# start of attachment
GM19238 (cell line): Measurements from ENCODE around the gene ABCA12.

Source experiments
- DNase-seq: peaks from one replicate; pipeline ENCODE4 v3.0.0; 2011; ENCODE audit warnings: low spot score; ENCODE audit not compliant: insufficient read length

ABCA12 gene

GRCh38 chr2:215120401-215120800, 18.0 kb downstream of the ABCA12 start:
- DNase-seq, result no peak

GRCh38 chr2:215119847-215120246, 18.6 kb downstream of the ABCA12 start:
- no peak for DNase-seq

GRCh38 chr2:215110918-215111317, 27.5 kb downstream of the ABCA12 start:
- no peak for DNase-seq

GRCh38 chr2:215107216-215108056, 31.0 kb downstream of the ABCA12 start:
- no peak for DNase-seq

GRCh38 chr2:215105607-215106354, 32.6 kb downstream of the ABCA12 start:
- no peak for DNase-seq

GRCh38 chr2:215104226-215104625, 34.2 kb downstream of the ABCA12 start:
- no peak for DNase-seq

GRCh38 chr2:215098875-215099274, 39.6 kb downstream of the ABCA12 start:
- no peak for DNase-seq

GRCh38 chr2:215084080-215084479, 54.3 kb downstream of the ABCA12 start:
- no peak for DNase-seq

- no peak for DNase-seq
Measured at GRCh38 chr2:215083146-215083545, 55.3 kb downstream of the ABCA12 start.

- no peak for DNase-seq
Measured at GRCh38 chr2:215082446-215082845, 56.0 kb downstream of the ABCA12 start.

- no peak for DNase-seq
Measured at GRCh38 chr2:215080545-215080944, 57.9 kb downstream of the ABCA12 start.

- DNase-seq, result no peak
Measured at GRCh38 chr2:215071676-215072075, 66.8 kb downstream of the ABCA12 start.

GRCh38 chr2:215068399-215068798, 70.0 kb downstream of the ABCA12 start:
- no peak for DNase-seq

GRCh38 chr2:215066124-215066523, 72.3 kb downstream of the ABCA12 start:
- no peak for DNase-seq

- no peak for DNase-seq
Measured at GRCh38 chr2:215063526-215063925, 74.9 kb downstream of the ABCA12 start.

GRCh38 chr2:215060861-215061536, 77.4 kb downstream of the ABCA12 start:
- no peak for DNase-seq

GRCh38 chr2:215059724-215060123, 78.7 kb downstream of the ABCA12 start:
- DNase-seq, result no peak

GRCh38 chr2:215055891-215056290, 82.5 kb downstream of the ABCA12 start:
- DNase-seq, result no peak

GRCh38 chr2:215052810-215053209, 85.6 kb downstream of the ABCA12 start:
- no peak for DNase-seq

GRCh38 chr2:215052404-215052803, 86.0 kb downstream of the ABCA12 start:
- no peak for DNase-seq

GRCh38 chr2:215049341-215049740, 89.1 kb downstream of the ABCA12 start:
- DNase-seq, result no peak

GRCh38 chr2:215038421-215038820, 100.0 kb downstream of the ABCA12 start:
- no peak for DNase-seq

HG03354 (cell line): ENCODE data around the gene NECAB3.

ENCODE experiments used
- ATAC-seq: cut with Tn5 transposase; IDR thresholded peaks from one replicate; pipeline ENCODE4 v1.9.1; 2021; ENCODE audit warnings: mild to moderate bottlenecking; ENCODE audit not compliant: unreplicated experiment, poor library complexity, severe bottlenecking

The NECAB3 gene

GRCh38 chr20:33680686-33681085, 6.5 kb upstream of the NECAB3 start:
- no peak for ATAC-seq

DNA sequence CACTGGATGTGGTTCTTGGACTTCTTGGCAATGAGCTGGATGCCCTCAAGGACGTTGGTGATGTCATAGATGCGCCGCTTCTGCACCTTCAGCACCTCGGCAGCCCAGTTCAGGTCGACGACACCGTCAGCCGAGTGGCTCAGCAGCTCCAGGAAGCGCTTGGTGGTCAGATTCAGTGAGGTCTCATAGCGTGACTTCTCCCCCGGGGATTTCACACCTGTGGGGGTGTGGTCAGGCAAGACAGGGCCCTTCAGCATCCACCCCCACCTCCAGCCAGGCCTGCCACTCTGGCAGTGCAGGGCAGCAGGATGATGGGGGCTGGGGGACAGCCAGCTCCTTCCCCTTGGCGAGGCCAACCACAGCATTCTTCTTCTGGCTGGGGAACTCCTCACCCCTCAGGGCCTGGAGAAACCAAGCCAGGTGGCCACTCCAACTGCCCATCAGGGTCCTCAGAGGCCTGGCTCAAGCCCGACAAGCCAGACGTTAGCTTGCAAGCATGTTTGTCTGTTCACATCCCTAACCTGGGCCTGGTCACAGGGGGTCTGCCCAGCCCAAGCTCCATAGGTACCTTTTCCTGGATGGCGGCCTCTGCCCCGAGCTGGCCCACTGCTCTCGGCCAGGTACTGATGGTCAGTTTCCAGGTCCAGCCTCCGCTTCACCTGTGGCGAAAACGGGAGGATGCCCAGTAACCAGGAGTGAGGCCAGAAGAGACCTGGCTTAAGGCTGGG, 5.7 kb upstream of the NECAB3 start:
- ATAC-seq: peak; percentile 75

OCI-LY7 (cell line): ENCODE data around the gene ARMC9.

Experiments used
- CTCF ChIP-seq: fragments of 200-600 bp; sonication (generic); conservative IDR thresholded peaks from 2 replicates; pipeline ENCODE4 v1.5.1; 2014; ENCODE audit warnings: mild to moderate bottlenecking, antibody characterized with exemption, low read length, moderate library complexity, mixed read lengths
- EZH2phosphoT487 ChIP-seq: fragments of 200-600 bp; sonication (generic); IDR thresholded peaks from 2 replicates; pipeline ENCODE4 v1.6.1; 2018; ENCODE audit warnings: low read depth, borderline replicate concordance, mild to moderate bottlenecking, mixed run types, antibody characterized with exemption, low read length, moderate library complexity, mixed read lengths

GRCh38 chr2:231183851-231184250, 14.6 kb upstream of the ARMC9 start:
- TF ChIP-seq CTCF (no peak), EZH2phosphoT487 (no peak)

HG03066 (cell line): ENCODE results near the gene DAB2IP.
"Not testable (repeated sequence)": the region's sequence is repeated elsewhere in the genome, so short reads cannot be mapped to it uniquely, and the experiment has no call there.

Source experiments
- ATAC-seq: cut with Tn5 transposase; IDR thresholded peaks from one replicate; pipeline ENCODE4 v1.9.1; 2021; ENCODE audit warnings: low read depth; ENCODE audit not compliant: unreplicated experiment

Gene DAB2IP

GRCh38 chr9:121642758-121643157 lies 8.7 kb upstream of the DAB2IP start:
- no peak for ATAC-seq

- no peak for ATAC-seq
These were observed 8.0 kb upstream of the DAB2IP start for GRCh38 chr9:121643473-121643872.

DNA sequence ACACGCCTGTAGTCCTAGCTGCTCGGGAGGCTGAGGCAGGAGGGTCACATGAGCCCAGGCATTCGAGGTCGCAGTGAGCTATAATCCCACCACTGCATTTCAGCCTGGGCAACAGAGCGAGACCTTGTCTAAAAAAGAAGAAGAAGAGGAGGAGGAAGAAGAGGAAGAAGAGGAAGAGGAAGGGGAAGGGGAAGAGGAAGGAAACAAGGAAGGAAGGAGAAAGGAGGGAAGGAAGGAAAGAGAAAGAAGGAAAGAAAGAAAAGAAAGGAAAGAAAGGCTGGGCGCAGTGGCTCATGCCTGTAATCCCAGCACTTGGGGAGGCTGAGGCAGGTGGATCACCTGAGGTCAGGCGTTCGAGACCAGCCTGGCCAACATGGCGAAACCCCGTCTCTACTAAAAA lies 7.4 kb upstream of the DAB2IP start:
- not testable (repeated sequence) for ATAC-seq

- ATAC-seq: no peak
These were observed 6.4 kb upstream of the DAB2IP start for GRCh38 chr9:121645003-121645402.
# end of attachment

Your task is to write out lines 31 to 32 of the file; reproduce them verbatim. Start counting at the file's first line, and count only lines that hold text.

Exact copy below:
GRCh38 chr2:215066124-215066523, 72.3 kb downstream of the ABCA12 start:
- no peak for DNase-seq